If I had to choose between the mountains or the coast, the coast would win hands down. Monterey, San Francisco, Mendocino all beckon me, and I attended a college smack-dab on the Humboldt coast. Even though I live halfway between the coast and the mountains, I rarely get beyond the foothills of Grass Valley or the Amador and El Dorado counties for wine tasting (way more fun and less crowded than Napa). Every great now and then, I make it to Tahoe, but never beyond. Recently I had the opportunity to go to Reno with my parents, and it was family road-trips all over again: Mom and Dad in the front, me in the backseat.
I began this trip with the assumption that the Sierra Nevada looked the same on both sides: heavily forested with pines, firs, and a variety of deciduous trees. I expected sharp outcroppings of granite interspersed with lakes. So I was surprised when 20 miles or so west of Reno the landscape changed into high desert. Trees were sparse, the ground– a reddish hue instead of gray– was covered with brush. This was Wallace Stegner’s West: rugged, isolated, wild.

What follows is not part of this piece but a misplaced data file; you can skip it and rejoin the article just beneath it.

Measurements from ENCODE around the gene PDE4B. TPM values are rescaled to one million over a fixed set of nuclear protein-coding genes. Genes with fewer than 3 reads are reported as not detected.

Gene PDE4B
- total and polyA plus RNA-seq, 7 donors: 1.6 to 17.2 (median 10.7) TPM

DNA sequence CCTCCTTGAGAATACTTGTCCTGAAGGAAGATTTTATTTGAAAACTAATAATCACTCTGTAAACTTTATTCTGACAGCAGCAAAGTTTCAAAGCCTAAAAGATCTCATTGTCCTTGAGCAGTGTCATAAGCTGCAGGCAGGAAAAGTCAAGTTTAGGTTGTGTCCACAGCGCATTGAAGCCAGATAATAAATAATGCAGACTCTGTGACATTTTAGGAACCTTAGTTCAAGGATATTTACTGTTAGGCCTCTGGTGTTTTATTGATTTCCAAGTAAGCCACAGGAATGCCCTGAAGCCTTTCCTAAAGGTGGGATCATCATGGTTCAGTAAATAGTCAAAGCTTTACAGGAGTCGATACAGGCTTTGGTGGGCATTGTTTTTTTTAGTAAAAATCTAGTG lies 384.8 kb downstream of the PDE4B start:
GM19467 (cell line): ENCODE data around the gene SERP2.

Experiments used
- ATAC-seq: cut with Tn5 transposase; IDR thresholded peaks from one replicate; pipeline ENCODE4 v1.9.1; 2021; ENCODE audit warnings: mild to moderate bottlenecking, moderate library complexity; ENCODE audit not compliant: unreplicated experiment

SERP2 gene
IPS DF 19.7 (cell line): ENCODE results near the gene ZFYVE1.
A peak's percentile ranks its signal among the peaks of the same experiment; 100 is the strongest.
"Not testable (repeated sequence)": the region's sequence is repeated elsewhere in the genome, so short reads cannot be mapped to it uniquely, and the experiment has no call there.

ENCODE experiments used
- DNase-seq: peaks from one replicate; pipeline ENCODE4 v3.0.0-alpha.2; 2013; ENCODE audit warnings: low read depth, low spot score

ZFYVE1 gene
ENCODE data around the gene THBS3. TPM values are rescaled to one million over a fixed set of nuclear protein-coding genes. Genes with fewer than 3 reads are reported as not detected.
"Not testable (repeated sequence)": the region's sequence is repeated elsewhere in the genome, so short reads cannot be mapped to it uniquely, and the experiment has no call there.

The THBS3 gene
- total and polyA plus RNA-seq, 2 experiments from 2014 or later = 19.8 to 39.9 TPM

I imagined the surprise the pioneers experienced when after traveling over the Great Basin and seeing nothing but desert, reaching the tops of the Sierra Nevada and encountering a wall of trees and lakes that lead to a valley of plenty and hills of gold. They also lead to extreme weather and brutal cold as famously experienced by the Donner Party in 1846 and not-so-famously by me today. Equipped with my little pink camera and my backseat window (nothing better than pictures taken from a moving car!), I did my best to capture both sides of the Sierras.
Going East on Highway 80
Returning West on Highway 80
Today we were visited by a freak summer storm. There is nothing prettier than the green of leaves against a gray sky. It seems somehow that the dreary day challenges the trees to shine brighter, to counteract the gloom.